The ACELL project: Student participation, professional development, and improving laboratory learning

Justin R. Read, Mark A. A. Buntine, Geoffrey T. Crisp, Simon C. Barrie, Adrian V. George, Scott H. Kable, Robert B. Bucat, Ian M. Jamie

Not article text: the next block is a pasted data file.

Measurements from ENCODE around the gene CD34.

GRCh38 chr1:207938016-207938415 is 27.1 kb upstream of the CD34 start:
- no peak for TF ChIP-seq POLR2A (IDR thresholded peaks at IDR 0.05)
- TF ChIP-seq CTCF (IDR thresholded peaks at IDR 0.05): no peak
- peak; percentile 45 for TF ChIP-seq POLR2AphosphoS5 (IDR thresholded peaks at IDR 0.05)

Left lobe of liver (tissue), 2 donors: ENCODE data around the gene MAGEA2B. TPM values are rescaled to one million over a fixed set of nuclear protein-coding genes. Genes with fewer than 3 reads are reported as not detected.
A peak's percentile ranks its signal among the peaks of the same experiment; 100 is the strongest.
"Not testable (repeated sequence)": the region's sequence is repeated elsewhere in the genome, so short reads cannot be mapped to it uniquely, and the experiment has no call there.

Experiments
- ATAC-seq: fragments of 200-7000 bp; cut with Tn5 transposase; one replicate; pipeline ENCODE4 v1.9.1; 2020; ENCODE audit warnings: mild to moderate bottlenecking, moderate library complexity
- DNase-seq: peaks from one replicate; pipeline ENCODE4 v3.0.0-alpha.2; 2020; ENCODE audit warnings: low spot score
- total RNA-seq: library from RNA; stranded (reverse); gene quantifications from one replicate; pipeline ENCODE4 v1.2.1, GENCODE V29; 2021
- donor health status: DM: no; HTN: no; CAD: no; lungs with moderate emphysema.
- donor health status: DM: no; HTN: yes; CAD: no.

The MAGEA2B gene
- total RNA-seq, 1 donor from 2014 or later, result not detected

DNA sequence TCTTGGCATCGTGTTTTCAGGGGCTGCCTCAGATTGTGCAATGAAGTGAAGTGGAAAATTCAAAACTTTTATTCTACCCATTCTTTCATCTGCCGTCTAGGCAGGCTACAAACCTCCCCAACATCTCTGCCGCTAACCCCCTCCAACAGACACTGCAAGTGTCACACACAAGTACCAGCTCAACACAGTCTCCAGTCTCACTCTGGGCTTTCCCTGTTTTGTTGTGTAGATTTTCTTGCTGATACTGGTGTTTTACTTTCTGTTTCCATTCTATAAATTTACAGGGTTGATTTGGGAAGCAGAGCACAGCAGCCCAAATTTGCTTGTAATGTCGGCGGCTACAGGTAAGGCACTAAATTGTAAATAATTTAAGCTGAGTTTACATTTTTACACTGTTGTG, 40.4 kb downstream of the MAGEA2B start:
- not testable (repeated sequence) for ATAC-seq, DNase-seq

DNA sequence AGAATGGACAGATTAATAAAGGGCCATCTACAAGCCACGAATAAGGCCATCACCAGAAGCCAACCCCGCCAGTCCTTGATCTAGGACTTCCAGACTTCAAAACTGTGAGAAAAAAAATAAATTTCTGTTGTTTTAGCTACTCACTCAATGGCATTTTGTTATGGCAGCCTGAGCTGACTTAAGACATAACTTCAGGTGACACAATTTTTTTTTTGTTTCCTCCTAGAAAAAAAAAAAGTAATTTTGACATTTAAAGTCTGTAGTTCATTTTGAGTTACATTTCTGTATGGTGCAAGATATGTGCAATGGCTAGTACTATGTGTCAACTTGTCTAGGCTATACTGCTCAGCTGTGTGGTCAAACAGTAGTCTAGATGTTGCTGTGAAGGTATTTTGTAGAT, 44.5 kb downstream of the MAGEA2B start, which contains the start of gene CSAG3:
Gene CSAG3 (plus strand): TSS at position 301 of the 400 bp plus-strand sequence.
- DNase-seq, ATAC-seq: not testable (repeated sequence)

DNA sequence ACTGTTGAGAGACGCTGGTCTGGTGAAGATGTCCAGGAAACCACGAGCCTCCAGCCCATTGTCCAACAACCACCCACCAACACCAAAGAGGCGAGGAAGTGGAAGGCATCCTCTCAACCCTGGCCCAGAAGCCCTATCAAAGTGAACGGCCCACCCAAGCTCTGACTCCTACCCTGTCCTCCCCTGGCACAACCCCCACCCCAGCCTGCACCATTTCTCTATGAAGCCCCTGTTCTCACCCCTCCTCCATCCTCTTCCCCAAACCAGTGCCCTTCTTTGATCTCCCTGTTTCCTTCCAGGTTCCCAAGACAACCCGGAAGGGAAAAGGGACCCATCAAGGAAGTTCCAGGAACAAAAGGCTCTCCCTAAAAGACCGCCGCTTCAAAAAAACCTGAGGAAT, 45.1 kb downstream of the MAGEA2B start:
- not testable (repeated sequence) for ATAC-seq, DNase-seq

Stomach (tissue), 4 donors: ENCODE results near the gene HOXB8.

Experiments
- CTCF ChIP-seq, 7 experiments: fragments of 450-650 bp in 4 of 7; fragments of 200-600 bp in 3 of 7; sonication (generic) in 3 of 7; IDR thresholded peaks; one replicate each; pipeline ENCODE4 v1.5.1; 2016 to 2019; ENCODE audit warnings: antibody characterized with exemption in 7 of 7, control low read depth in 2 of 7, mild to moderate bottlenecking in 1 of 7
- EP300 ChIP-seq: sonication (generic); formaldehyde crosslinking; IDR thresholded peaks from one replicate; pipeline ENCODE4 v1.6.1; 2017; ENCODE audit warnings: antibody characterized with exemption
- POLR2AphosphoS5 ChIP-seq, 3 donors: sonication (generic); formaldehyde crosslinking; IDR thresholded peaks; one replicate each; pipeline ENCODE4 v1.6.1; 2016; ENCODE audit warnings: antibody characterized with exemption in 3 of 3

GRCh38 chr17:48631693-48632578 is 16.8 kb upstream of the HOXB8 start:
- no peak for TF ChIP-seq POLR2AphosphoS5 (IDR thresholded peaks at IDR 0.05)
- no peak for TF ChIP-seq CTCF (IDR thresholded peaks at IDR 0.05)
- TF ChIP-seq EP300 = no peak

The Australian Physical Chemistry Enhanced Laboratory Learning (APCELL) project (Barrie, Buntine, Jamie and Kable 2001a, 2001b, 2001c), and its all-of-chemistry successor, ACELL (Read, 2006a) are examples of contemporary efforts to meet the challenge of engaging students in laboratory activities which are both chemically and educationally sound. The project is collaborative; it overcomes many of the significant constraints imposed by the unavailability of time from individual teachers, by drawing on the resources and expertise of multiple institutions as well as chemical and pedagogical expertise. The project continues to produce a range of tangible outcomes, including chemistry education research publications, a database of freely available tested experiments, and pedagogical design tools (all available from Objective evidence is required to support the putative notion that the A(P)CELL concept is of benefit to educators as they design and evaluate laboratory programs; collection and evaluation of such empirical data is essential if views such as those of Hawkes (2004) are to be effectively challenged. In this paper we report on the views of staff and student delegates to the February 2006 ACELL Educational Workshop.

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